Appeal from the Iowa District Court for Polk County, William A. Price, District Associate Judge.
A criminal defendant challenges the five-year extension of a no-contact order.
Dean A. Stowers and Nicholas Sarcone of Stowers Law Firm, West Des Moines, for appellant.
Thomas J. Miller, Attorney General, and John Sarcone, County Attorney, for appellee-State.
Benjamin D. Bergmann of Parrish Kruidenier Dunn Boles Gribble Parrish Gentry & Fisher, L.L.P., Des Moines, for appellee Stanley C. Burn.
Heard by Eisenhauer, C.J., and Vaitheswaran and Tabor, JJ.
This appeal addresses the five-year extension of a no-contact order under Iowa Code section 664A.8 (2011). James Sinclair contends he should not be subject to the extension because the statute did not authorize the order, the requesting party was not a victim, the extension request was untimely, and his due process rights were violated. But before we reach those claims, we must decide where appellate jurisdiction lies.
First, we read Iowa Code sections 602.6306 and 602.6405 as providing us jurisdiction to hear the appeal. Second, we find the extension was timely requested by the victim of Sinclair's offense and properly approved by the court. Accordingly, we affirm the court's extension of the no-contact order.
I. Background Facts and Proceedings
On July 29, 2010, James Sinclair tried to enter Stanley Burn's residence without permission. Sinclair yelled outside the home to be let inside. The State originally charged Sinclair with harassment in the third degree. Iowa Code § 708.7(4) (2009). On August 11, 2010, the trial court entered a no-contact order as a condition of release under Iowa Code section 811.2. In a ruling entered on November 22, 2010, the court determined Sinclair violated the no-contact order on November 2, 2010, and sentenced him to five days in jail.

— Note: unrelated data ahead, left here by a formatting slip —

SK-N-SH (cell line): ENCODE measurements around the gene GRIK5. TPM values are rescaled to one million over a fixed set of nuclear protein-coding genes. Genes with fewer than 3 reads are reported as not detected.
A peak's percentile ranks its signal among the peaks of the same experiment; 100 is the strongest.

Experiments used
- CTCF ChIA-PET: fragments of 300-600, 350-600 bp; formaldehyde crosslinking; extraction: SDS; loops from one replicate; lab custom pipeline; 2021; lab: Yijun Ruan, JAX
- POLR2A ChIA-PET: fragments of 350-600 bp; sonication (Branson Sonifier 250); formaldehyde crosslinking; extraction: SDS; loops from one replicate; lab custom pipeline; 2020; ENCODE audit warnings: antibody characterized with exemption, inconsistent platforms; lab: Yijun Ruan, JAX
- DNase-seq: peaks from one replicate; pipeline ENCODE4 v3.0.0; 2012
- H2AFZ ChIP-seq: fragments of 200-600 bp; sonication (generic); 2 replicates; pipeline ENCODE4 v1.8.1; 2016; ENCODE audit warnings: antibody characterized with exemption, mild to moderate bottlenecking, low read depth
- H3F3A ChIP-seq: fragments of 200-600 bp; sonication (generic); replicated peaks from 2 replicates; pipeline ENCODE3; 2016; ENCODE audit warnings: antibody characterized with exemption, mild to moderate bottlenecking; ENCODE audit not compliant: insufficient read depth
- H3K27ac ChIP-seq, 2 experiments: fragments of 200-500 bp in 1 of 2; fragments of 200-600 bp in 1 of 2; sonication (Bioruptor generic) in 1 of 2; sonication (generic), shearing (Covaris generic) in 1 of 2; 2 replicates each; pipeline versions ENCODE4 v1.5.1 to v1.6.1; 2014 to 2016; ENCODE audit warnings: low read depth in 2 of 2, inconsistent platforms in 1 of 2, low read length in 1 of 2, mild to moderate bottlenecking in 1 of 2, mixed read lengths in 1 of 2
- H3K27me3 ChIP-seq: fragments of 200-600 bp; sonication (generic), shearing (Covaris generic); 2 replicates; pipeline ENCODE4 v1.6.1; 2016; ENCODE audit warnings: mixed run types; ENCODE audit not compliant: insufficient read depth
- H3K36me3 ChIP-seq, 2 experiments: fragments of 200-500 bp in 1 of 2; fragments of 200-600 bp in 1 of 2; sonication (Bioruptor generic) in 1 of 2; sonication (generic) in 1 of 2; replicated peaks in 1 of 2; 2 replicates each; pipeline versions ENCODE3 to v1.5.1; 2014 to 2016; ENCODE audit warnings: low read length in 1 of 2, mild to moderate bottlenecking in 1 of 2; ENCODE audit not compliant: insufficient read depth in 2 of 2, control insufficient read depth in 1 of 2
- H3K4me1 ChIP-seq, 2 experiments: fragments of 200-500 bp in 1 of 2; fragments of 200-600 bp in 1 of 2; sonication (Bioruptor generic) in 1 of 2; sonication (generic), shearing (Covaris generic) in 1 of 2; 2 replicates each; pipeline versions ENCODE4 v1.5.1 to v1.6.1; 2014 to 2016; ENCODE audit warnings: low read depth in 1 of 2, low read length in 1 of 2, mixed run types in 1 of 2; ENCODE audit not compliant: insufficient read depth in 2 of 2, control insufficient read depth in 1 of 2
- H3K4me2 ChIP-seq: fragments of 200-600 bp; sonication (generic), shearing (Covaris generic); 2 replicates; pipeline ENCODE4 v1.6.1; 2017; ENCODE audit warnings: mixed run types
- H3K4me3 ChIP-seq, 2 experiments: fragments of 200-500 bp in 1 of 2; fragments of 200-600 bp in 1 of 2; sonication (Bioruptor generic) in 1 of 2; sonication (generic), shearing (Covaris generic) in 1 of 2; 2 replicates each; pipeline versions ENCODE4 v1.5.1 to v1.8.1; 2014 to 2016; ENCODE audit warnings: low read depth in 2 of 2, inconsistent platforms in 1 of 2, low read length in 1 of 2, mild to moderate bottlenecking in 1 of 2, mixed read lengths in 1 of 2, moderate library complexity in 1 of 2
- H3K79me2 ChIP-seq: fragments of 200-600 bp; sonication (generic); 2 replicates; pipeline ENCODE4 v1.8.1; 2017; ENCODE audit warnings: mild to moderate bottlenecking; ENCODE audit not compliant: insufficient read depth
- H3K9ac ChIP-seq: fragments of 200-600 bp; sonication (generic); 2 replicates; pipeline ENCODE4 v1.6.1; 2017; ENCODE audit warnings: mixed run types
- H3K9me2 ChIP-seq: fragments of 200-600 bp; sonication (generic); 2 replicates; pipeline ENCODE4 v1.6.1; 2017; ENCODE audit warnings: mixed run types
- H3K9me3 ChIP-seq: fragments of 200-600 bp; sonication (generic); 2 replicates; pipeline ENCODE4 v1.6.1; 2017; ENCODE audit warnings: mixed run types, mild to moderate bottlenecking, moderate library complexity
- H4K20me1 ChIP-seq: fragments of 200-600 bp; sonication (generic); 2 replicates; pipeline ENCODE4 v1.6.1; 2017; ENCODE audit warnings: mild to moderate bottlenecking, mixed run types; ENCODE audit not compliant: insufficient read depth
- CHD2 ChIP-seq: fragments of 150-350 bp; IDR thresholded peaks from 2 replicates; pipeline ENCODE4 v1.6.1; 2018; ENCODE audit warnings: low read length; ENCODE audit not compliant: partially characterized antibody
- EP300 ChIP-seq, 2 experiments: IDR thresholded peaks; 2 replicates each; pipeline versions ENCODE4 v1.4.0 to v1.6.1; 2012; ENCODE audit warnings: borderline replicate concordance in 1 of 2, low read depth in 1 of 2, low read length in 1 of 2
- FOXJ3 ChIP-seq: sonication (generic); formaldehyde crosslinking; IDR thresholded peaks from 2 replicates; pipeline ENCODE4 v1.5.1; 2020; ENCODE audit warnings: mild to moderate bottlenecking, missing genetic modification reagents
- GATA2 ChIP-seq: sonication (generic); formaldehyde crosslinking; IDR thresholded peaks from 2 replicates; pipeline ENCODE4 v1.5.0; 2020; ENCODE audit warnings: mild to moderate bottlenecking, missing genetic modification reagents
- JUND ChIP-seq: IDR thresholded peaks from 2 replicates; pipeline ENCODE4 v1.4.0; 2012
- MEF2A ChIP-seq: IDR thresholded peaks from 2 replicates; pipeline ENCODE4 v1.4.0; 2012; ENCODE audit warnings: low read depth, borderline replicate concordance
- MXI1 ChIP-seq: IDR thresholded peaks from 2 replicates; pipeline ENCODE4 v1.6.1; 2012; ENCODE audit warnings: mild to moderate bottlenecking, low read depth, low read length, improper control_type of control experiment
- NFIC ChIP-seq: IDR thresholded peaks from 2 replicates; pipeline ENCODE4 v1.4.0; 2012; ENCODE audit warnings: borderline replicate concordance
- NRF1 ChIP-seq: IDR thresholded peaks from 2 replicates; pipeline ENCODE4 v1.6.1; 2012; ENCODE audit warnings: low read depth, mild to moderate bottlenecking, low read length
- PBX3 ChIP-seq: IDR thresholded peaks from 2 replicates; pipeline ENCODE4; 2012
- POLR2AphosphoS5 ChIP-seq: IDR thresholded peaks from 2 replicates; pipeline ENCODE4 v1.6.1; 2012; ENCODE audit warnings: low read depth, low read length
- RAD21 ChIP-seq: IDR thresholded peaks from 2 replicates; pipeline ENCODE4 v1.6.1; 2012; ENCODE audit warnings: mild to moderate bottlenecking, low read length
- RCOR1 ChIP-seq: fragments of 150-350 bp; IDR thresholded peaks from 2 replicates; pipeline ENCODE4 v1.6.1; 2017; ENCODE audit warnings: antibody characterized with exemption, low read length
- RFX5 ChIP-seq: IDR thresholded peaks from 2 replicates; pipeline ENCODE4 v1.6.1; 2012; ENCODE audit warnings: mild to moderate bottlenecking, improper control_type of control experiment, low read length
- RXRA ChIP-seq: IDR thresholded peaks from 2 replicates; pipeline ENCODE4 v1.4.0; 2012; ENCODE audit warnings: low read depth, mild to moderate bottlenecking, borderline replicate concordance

On February 28, 2011, the parties reached a plea bargain in which Sinclair agreed to plead to an amended charge of disorderly conduct. In an order issued on that date, the court noted the parties agreed to extend the no-contact order for one year and, at the parties' request, added an odd modification: the prosecutor's approval was necessary before police could arrest Sinclair for violating the no-contact order.
On March 25, 2011, Sinclair entered an Alford plea and was sentenced to pay a fine of $250 plus a surcharge and court costs. The sentencing order stated the "No-contact order remains in effect for one (1) year pursuant to the terms of Court's previous order date 02-28-11, [the] Prosecutor . . . must be contacted prior to Defendant's arrest for an alleged no-contact order violation."
On March 16, 2012, Burn filed a motion to extend the no-contact order. During a June 4, 2012 hearing, the district associate judge extended the no-contact order until March 25, 2017. ...